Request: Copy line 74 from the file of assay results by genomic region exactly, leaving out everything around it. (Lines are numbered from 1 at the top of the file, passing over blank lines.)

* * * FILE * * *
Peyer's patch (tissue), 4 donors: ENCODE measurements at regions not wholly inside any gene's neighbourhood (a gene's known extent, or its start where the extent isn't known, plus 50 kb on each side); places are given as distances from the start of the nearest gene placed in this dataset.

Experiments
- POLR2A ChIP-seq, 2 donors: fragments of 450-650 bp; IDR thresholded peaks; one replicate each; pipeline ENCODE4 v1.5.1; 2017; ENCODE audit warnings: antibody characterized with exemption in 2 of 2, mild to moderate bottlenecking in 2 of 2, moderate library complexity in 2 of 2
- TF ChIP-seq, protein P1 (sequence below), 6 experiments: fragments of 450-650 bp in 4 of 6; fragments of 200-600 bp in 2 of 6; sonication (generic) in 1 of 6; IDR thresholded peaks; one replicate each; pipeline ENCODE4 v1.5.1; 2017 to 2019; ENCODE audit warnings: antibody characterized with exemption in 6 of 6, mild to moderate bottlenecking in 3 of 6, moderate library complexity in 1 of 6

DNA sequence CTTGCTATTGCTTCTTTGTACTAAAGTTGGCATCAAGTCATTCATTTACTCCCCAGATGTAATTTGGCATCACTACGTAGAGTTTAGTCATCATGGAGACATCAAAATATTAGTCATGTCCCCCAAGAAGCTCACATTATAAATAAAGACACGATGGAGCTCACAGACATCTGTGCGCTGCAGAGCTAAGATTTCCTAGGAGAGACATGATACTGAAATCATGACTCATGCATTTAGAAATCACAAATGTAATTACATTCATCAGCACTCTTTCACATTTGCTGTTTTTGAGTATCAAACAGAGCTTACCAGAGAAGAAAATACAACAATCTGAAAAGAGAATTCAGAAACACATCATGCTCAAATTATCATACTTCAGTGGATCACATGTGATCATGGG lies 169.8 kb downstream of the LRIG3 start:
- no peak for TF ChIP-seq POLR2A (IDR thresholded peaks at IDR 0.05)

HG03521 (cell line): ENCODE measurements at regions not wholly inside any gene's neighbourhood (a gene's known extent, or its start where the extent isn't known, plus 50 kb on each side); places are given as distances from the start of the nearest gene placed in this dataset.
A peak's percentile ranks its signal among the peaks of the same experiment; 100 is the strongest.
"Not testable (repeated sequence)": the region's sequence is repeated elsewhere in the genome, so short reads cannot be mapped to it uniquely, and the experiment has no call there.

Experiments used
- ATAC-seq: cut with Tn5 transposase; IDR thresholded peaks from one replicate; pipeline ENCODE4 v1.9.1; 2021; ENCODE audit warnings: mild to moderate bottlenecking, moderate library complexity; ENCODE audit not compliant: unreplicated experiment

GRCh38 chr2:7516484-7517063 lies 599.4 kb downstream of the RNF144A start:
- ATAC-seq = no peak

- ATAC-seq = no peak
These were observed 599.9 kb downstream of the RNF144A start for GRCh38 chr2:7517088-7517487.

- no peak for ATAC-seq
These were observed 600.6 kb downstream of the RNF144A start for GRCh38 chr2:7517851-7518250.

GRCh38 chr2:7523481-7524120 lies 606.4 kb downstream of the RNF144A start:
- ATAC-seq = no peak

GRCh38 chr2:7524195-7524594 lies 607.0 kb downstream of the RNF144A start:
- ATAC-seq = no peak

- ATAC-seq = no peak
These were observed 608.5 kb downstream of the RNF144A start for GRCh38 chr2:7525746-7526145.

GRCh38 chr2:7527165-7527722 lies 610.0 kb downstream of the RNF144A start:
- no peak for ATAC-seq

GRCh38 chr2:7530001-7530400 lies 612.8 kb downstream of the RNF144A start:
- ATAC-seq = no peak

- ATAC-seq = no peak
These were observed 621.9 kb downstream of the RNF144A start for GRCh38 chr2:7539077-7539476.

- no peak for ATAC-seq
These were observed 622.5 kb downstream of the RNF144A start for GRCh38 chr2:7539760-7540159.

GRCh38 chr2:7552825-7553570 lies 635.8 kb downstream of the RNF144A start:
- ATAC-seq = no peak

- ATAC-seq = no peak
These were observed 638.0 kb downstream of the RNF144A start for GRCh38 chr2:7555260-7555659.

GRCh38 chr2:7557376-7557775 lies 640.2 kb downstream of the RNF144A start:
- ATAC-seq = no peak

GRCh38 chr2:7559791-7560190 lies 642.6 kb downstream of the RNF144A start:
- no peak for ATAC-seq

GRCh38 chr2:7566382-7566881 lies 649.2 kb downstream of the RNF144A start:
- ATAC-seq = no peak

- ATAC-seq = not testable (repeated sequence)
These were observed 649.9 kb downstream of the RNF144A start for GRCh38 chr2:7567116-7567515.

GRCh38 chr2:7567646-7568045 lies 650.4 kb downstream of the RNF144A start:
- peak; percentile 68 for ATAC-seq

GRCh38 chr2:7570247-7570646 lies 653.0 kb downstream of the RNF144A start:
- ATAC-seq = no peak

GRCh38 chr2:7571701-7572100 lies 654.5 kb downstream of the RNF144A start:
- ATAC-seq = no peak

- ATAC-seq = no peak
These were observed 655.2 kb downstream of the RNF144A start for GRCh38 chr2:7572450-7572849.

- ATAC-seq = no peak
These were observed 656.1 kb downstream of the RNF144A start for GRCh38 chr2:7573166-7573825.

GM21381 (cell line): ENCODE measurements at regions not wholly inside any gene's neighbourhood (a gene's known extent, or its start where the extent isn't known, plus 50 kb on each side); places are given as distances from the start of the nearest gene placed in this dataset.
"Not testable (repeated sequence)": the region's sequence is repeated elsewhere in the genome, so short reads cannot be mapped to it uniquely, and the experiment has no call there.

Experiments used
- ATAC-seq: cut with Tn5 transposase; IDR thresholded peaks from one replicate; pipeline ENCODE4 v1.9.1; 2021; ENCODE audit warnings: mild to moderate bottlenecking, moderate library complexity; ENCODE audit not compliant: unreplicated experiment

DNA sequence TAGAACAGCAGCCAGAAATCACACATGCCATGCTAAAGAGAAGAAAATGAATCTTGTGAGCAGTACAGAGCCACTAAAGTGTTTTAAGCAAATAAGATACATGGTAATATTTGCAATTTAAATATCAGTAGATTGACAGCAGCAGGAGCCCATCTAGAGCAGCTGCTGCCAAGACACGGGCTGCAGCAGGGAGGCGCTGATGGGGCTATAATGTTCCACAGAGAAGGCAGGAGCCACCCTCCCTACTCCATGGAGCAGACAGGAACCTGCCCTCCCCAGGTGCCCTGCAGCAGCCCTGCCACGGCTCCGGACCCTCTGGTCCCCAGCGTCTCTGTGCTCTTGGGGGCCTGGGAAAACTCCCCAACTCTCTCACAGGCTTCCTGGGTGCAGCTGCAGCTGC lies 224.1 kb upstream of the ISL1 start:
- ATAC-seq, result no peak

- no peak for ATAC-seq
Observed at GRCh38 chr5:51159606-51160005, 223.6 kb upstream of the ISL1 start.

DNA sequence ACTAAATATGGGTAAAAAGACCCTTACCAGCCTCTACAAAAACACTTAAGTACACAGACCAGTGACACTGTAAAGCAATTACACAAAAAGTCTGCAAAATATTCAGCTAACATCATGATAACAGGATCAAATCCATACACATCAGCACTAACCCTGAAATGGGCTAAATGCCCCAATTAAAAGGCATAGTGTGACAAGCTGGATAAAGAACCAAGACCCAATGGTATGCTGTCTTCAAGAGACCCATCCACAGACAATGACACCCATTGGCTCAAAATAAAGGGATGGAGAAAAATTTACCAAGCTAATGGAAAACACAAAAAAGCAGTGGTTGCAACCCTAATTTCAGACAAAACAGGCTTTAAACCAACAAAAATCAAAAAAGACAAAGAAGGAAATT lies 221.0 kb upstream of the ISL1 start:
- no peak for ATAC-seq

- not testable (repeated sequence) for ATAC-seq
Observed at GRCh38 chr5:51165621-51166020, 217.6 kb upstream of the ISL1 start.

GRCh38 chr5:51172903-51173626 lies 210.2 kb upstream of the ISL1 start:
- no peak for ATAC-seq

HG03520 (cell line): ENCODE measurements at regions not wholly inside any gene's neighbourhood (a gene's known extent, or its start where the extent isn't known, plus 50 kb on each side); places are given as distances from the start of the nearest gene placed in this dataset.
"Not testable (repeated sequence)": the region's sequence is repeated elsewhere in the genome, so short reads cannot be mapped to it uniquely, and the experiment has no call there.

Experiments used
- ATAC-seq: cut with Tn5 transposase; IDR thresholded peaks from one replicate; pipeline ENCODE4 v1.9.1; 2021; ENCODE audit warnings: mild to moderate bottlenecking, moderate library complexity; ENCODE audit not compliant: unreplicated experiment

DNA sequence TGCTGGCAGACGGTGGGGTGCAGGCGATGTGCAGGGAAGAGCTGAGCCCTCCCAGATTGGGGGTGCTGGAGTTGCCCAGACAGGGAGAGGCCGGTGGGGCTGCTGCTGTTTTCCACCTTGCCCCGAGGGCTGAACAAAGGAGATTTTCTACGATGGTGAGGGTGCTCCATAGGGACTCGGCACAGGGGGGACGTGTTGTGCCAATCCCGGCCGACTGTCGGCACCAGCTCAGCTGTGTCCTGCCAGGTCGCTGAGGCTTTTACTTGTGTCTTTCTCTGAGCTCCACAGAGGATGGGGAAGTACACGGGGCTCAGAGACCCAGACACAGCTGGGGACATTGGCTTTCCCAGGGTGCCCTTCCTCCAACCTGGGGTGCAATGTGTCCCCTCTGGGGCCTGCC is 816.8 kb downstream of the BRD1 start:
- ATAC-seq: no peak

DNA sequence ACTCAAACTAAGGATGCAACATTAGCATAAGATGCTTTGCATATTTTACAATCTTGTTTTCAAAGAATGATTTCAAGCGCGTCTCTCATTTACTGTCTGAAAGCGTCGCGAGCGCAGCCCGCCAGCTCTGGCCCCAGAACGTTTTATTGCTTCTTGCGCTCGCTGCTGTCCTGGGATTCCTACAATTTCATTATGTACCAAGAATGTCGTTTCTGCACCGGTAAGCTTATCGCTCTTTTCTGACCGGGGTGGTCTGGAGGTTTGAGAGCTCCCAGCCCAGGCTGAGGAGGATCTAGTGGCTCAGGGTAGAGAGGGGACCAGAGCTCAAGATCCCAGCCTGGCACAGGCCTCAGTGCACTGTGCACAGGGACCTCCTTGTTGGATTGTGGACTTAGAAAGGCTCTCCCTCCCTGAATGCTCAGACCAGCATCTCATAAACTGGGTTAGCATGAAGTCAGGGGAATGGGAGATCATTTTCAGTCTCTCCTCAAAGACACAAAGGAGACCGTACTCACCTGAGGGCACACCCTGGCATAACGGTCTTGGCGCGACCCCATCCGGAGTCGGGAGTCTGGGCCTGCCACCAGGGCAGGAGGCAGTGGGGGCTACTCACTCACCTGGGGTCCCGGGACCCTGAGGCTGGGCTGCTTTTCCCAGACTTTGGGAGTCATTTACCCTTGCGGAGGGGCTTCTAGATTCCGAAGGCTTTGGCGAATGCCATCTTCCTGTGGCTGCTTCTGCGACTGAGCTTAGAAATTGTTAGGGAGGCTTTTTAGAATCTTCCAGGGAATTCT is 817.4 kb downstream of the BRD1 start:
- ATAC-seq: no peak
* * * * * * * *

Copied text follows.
DNA sequence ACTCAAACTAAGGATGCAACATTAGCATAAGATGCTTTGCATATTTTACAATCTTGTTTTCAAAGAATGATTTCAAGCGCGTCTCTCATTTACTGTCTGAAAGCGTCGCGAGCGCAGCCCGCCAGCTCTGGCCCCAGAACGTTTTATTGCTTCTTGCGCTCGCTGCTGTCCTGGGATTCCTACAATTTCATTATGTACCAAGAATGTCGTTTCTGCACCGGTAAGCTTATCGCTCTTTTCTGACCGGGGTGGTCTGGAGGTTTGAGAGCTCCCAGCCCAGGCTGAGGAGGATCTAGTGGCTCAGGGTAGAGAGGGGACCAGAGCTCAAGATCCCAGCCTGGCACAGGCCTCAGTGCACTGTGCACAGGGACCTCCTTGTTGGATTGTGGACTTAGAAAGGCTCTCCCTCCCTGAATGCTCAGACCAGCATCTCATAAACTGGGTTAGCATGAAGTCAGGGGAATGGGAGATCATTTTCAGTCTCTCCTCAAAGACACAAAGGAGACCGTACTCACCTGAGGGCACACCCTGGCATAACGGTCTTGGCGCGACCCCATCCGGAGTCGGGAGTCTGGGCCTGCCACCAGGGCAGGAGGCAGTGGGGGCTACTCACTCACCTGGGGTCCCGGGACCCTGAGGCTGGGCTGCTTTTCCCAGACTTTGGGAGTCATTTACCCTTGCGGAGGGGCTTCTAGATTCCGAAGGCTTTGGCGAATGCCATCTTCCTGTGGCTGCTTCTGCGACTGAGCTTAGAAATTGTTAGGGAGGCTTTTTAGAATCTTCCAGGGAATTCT is 817.4 kb downstream of the BRD1 start: